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Edith M. Flanigen

Edith Marie Flanigen (born January 28, 1929)[1][2] is a noted American chemist, known for her work on synthesis of emeralds, and later zeolites for molecular sieves at Union Carbide.

1 Early life and schooling
2 Career
three Chemistry
four Honors and awards four.1 Awards
Early life and training[edit]

Edith Marie Flanigen was born January 28, 1929 in Buffalo, New York. She and her two sisters, Joan and Jane, were launched to chemistry by their high school teacher. The three sisters all went on to review chemistry at D’Youville College.[Three] Edith Flanigen graduated class president and valedictorian.[4] Joan and Edith each went on to obtain grasp’s degrees in chemistry at Syracuse University.[3] Flanigen received an M.S. in inorganic physical chemistry in 1952.[4]

In 1952, Edith Flanigen joined the Union Carbide firm.[5] Her job at first chemical process was the identification, purification and extraction of different silicone polymers. In 1956, she moved to the molecular sieves group.[4] In 1973, she was the primary lady at Union Carbide to be named company research fellow, and in 1986, senior corporate analysis fellow. She was moved to UOP (a joint enterprise between Union Carbide and Allied Sign) in 1988, the place she was named senior analysis fellow. Flanigen was promoted to UOP Fellow in 1991. Edith Flanigen retired from UOP 1994.[5] Following her career at UOP, and through no less than 2004, Edith Flanigen remained energetic professionally, including as a advisor with UOP.[6]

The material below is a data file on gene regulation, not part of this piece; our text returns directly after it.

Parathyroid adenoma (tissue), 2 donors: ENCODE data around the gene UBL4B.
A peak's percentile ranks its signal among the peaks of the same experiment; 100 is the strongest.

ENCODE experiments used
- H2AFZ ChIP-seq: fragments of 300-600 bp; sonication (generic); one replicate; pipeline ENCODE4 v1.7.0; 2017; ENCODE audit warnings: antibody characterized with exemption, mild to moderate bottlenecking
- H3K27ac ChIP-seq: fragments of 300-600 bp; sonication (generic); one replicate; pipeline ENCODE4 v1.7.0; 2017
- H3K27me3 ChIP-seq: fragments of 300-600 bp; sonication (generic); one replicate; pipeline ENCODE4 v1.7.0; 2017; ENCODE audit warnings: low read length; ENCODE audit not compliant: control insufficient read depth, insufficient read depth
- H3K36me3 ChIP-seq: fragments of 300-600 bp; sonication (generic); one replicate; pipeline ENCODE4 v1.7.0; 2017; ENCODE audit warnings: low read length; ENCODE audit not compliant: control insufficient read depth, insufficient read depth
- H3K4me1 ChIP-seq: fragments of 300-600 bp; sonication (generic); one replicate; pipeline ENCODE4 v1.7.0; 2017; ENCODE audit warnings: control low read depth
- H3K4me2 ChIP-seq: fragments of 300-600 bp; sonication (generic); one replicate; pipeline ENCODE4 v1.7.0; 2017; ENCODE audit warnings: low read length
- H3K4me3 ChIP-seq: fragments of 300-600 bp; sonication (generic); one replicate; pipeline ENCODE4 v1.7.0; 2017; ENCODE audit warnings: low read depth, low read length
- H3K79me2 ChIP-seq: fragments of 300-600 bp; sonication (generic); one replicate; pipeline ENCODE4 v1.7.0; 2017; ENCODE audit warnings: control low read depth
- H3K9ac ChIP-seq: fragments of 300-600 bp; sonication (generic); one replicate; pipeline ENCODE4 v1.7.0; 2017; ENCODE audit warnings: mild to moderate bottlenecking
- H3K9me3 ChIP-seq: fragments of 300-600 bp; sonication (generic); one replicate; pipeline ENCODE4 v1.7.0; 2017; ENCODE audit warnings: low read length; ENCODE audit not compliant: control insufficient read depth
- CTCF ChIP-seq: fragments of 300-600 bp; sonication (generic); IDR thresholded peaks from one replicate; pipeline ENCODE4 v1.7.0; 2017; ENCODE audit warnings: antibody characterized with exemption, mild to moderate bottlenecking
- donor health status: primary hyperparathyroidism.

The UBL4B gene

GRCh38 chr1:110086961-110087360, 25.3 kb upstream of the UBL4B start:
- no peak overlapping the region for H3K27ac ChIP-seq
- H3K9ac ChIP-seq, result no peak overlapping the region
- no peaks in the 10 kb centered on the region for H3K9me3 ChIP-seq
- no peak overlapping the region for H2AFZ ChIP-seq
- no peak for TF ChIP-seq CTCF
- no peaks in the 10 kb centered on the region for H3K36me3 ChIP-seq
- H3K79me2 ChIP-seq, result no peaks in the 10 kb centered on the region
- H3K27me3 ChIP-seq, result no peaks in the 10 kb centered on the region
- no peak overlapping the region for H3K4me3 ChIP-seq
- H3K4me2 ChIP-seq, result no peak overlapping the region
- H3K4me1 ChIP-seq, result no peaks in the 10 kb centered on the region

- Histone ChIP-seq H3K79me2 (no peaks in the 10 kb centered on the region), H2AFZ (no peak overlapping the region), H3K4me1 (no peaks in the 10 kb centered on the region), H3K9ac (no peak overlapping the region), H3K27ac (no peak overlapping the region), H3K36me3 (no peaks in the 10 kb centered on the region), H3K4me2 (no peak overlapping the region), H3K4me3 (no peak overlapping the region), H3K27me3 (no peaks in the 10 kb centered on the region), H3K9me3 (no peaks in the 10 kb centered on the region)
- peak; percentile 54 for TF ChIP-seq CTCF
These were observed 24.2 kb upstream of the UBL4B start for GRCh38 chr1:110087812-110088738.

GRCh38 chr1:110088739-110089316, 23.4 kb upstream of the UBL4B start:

In her 42-yr profession associated with Union Carbide, Edith Flanigen invented more than 200 totally different synthetic substances,[four] authored or co-authored over 36 publications, and was awarded a minimum of 109 patents.[7]

In 1956 Flanigen began engaged on molecular sieves.[Four] Molecular sieves are crystal compounds with molecular sized pores that may filter or separate very complex substances. Edith Flanigen is best known as the inventor of zeolite Y, a particular molecular sieve. Zeolite Y was a sure kind of molecular sieve that might refine petroleum. Zeolite Y surpassed Zeolite X earlier than it. When refining “crude oil”, or petroleum, it have to be separated into all of its totally different components, or fractions. Gasoline is one in every of the many fractions that come from refining petroleum. Flanigen’s zeolites are used as catalysts, or a substance that enhances chemical reactions. Zeolite Y is a catalyst that enhances the quantity of gasoline fractioned from petroleum, making refining petroleum safer and more productive.[8]

Along with her work on molecular sieves, Flanigen also co-invented a artificial emerald,[9] which Union Carbide produced and bought for many years. The emeralds have been used mainly in masers (predecessors to lasers) and were even utilized in jewelry for a time, in a line marketed because the “Quintessa Collection.”[10]

Honors and awards[edit]
Flanigen has been the recipient of many awards and honors. She was, for example, the first female recipient of the Perkin Medal in 1992. She was additionally inducted into the National Inventors Corridor of Fame in 2004.[2]

In 2014, the Edith Flanigen Award was created by the Collaborative Research Centre at Humboldt College of Berlin. The award is to be given annually to an impressive female scientist on the early stage of her profession. The first award was given to Natacha Krins for her work at the University of Paris.[11]